The FDA has granted an orphan drug designation to alisertib (MLN8237) for the treatment of patients with extensive-stage small cell lung cancer.
The FDA has granted an orphan drug designation to alisertib (MLN8237) for the treatment of patients with extensive-stage small cell lung cancer (ES-SCLC), according to an announcement from Puma Biotechnology.1
Alisertib is a selective, small-molecule inhibitor of aurora kinase A, and it will be evaluated in the phase 2 PUMA-ALI-4201 trial in patients with ES-SCLC whose disease has progressed following first-line platinum-based chemotherapy and immunotherapy.2
“Obtaining orphan drug designation from the FDA signifies our continued progress and commitment to the development of alisertib for the treatment of SCLC,” Alan H. Auerbach, chief executive officer, president, and founder of Puma Biotechnology, stated in a press release.1 “There is an urgent need for new treatments for patients with SCLC, and we look forward to the initiation of our phase 2 [PUMA-ALI-4201] trial of alisertib in SCLC.”
In August 2023, Puma Biotechnology obtained FDA approval for an investigative new drug application of alisertib, prompting the continued clinical development of the agent as a monotherapy for patients with ES-SCLC. The phase 2 study will enroll up to 60 patients, and enrollment is expected to begin in the second half of 2023.2
Patients with ES-SCLC included in the study will be required to provide tissue-based biopsies for the biomarker analysis. Investigators will analyze specific predefined biomarker subgroups to better understand any efficacy outcomes or differences in responses between patient subsets.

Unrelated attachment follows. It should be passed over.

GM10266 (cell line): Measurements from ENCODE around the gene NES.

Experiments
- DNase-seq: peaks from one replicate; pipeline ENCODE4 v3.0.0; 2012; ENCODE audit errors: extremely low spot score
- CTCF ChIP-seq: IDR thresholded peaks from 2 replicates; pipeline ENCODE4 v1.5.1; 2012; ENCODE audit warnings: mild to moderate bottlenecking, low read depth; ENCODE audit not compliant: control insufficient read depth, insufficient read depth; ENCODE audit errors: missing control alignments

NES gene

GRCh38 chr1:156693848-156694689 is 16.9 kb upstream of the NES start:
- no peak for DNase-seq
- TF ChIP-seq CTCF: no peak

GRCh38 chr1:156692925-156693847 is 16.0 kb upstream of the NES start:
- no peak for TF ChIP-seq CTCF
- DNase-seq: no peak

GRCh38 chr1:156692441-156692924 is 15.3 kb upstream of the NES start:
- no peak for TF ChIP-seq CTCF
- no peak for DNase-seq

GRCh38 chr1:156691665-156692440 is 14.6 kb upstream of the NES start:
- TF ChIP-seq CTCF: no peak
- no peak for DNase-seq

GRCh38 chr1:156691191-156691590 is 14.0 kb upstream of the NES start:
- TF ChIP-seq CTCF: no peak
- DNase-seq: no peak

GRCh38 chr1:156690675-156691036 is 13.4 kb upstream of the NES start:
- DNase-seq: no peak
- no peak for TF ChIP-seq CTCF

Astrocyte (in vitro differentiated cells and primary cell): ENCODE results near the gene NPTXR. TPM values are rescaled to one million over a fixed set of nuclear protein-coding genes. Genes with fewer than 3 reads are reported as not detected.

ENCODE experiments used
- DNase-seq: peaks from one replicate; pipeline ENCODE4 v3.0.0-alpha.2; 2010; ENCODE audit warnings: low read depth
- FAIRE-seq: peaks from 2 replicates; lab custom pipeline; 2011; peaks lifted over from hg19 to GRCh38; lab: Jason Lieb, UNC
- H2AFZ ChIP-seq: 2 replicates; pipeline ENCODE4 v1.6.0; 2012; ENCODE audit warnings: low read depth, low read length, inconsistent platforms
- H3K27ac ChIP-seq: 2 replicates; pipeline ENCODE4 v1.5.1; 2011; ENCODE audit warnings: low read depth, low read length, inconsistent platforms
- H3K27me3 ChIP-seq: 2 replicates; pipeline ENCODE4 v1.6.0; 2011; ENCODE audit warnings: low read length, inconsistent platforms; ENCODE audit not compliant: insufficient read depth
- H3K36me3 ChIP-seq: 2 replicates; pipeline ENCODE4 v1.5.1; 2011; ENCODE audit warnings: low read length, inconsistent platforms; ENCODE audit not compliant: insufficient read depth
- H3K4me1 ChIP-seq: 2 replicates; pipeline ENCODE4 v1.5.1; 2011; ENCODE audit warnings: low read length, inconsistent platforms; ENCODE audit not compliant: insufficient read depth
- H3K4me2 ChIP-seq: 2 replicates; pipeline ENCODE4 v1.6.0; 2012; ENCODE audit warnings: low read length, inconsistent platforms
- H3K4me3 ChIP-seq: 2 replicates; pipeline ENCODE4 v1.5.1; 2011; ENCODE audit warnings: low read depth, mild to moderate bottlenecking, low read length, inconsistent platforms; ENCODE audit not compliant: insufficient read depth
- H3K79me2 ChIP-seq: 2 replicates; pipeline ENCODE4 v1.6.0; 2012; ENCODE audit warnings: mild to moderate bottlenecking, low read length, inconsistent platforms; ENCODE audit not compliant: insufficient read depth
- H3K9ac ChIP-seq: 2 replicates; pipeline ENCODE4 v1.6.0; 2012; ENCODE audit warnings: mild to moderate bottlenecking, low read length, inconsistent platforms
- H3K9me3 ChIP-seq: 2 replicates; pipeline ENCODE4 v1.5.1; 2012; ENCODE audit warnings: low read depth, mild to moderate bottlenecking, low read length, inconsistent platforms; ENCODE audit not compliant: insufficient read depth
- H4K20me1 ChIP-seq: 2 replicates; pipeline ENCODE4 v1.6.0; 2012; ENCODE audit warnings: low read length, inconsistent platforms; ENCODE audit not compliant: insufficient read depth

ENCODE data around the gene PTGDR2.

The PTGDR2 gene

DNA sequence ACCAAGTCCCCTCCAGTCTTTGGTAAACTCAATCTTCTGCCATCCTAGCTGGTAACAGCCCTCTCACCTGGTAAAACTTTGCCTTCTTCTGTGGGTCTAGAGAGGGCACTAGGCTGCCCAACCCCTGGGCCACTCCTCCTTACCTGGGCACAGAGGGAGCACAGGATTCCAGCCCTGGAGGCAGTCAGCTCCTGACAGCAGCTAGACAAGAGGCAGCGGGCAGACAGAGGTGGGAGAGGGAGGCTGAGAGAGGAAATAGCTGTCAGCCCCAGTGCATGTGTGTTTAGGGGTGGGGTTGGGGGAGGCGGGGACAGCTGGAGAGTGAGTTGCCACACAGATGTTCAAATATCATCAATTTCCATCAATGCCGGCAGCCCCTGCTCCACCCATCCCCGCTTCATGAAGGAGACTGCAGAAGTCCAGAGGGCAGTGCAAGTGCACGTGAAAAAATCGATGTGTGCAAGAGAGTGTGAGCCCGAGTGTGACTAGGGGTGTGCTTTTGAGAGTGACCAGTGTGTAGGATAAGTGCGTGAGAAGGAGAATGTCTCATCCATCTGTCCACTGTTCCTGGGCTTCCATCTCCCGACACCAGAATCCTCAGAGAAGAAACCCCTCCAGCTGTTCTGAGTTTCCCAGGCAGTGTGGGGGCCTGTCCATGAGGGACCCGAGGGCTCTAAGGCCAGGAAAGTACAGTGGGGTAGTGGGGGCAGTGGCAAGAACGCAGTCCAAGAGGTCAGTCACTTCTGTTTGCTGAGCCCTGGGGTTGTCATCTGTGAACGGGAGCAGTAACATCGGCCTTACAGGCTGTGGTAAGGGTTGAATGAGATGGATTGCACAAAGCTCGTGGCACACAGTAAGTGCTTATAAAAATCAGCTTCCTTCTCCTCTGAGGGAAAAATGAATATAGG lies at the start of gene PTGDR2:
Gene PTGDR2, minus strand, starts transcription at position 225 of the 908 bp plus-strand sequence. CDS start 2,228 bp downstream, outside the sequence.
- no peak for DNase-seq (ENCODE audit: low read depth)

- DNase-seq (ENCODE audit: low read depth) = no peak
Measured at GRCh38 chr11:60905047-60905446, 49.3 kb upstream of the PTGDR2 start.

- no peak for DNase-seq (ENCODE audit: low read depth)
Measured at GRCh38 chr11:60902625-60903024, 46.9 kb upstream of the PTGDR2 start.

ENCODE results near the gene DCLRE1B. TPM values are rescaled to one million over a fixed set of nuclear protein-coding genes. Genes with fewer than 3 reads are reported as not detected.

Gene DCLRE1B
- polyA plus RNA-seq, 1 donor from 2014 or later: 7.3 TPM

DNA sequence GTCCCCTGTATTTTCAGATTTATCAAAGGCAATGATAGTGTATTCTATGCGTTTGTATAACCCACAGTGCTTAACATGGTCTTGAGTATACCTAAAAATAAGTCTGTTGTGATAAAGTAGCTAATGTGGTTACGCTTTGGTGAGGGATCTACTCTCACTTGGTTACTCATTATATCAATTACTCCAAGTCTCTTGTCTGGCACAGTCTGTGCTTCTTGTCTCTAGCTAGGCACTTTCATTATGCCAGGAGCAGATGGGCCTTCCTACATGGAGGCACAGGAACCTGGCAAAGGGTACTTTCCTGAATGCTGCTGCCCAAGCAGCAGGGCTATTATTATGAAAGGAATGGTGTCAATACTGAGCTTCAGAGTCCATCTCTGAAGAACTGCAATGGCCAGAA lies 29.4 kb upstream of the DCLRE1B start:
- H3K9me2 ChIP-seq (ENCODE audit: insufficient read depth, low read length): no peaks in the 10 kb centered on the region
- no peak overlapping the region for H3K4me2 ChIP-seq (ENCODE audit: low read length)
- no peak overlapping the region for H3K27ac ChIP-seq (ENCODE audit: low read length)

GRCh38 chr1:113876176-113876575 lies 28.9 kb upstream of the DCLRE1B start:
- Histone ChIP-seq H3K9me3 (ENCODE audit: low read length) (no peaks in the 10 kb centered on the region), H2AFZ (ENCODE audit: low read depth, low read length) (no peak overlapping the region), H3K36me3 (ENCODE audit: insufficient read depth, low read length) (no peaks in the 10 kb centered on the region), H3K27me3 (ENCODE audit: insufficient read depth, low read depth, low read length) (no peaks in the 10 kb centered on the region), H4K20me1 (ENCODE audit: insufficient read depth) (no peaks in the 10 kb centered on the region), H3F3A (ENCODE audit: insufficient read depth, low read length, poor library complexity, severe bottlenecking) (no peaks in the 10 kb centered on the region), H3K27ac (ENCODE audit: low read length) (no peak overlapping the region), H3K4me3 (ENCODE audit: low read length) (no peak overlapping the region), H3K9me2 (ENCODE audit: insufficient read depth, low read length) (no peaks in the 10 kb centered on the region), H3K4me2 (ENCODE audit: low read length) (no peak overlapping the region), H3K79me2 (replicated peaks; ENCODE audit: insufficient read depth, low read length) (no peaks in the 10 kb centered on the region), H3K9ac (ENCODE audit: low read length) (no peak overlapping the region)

Enrolled patients will receive alisertib monotherapy at 50 mg twice daily on days 1 to 7 of every 21-day cycle.
The primary end point of the study will be objective response rate (ORR), and secondary end points will include duration of response, disease control rate, progression-free survival, and overall survival.
Previously, the safety and activity of alisertib was evaluated for in a phase 2 trial (NCT01045421) in patients with predefined types of advanced solid tumors, including SCLC (n = 60), non–small cell lung cancer (n = 26), breast cancer (n = 53), head and neck squamous cell carcinoma (n = 55), and gastroesophageal adenocarcinoma (n = 55).3 Data from the global, multicenter trial showed that patients with SCLC evaluable for efficacy (n = 48) experienced an ORR of 21% (95% CI, 10%-35%), and all responses were partial responses.
All patients treated during the study received alisertib at 50 mg twice per day on days 1 to 7 of each 21-day cycle.
Regarding safety, findings were consistent across all tumor types. The most common grade 3/4 treatment-related adverse effects (TRAEs) included neutropenia (43%), leukopenia (21%), and anemia (10%). Additionally, 43% of patients experienced serious TRAEs.